RASOP-Africa (Reinforcing Capacity of African Sanitation Operators on non-sewer and FSM Systems through peer-to-peer learning Partnerships)

Background

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The quality and coverage of sanitation services by most African operators are inadequate because of poor skills in management, operation and maintenance of sanitation systems. This situation is worsened by fast population growth and sprawling, uncontrolled urbanization. More than 65% of households in Sub-Saharan cities are not connected to a sewer system, and the resulting production of fecal sludge must be treated to deter significant health threats.

The WOP (Water Operators’ Partnerships) approach, launched by the African Water Association (AfWA), fosters capacity building and knowledge sharing through water and sanitation operator partnerships to improve access to drinking water and sanitation services in Africa. The WOP approach has shown that best practices can be quickly and efficiently spread across African utilities and municipalities to improve urban sanitation.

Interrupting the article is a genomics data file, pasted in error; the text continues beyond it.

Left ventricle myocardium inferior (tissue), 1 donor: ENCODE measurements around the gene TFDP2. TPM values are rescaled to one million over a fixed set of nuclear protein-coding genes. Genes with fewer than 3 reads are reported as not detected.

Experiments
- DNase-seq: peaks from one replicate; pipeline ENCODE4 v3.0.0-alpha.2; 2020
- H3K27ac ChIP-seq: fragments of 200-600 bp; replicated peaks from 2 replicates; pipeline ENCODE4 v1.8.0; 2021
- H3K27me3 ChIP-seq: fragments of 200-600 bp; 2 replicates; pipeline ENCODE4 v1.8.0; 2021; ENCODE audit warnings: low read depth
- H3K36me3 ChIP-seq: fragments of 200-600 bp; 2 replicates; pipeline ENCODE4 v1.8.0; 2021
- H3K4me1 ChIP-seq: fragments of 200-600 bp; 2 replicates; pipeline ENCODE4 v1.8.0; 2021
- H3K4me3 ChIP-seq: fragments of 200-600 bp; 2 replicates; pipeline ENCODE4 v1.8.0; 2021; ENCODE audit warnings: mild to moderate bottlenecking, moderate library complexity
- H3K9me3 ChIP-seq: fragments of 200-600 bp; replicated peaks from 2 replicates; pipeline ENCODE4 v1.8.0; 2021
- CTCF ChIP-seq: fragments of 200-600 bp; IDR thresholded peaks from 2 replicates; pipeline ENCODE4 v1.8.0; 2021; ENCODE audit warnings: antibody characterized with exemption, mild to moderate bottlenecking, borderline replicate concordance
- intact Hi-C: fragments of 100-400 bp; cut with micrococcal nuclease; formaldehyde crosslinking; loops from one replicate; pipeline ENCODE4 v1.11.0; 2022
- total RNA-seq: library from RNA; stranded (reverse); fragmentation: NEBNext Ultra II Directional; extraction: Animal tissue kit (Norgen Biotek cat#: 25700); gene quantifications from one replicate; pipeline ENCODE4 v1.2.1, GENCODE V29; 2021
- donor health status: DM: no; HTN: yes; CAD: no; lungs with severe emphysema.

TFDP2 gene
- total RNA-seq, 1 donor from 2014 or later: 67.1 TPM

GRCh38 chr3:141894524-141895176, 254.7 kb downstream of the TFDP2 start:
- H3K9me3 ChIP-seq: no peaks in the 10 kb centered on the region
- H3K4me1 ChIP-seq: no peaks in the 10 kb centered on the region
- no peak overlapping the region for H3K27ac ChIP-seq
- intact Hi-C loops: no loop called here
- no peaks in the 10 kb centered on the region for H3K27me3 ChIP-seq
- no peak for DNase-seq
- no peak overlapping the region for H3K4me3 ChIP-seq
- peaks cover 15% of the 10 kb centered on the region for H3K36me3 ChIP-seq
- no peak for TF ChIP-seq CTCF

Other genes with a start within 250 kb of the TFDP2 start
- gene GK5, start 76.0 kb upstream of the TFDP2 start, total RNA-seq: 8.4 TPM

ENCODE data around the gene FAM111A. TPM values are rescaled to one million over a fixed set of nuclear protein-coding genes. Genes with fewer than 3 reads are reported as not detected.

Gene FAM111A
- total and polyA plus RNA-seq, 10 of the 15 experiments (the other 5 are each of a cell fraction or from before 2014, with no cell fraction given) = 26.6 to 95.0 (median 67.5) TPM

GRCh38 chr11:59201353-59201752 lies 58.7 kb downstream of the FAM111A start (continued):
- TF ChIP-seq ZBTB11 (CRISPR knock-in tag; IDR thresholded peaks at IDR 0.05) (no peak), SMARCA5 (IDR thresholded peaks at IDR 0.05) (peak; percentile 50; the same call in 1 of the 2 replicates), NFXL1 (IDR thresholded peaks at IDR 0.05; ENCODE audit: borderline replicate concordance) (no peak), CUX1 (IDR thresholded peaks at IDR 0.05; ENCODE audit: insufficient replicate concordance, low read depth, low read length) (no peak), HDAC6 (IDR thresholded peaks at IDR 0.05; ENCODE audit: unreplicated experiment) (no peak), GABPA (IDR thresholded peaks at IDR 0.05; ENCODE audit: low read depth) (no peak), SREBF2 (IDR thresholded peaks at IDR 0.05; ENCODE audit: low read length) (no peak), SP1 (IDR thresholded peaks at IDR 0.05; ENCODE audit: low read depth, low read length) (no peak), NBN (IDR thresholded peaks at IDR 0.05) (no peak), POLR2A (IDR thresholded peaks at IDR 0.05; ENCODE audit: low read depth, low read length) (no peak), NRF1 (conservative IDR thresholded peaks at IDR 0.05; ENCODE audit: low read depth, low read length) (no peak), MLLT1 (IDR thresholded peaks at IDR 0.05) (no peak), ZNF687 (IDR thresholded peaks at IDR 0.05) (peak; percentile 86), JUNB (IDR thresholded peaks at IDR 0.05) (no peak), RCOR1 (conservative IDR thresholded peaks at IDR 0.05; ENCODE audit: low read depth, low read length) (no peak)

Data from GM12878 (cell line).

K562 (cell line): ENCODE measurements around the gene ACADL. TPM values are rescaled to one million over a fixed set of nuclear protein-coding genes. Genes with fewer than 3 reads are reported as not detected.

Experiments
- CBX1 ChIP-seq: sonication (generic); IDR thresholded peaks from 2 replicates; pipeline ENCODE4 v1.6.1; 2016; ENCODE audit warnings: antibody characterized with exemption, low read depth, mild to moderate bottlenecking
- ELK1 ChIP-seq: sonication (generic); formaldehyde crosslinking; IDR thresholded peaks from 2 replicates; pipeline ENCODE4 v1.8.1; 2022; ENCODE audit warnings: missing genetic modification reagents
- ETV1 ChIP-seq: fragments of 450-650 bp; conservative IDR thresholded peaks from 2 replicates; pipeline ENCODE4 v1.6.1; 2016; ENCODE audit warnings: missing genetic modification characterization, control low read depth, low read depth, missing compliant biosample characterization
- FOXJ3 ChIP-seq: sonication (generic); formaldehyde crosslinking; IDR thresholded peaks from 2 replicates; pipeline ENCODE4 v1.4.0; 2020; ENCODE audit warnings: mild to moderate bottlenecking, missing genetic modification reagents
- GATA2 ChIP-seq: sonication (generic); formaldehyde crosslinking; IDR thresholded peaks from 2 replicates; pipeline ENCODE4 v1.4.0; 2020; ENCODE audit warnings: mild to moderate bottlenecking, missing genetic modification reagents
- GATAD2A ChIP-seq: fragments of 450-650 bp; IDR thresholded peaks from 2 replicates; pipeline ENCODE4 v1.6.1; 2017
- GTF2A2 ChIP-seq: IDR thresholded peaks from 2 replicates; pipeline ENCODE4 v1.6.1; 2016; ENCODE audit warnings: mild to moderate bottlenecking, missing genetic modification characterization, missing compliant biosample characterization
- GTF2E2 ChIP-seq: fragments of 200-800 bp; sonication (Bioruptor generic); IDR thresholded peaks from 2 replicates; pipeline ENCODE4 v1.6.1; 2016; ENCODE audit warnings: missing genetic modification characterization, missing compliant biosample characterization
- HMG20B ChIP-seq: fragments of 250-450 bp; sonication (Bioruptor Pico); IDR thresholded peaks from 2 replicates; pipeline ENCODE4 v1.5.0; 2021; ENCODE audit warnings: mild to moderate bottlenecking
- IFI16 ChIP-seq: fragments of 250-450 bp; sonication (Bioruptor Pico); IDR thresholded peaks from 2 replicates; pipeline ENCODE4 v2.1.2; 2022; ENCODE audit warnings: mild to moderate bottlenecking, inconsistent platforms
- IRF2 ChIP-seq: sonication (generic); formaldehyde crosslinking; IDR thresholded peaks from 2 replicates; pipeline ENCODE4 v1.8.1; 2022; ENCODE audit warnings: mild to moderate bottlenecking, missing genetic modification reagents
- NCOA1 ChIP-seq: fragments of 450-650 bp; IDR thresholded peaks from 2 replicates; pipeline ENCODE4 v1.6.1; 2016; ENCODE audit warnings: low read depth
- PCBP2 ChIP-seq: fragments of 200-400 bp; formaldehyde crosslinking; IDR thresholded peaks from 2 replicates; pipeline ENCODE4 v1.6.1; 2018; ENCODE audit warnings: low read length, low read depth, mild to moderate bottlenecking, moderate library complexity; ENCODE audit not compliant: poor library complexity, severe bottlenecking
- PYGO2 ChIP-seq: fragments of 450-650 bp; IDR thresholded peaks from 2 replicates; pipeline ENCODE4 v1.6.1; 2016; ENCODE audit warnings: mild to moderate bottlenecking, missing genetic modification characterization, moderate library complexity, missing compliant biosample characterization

However, only four of the 17 partnerships were focused on sanitation. During the WOP program evaluation, stakeholders agreed that specific partnerships on sustainable sanitation should be promoted, focusing on non-sewer and fecal sludge management (FSM) in urban areas.

Goal
Intensify collaboration between sanitation operators and municipalities and provide capacity building training to key actors in order to improve the quality of non-sewer sanitation services and coverage for at least one million people in Sub-Saharan Africa with improved strategic sanitation planning, development of sustainable projects, and institutionalization of sustainable operations and financing frameworks for sanitation in utilities and/or municipalities.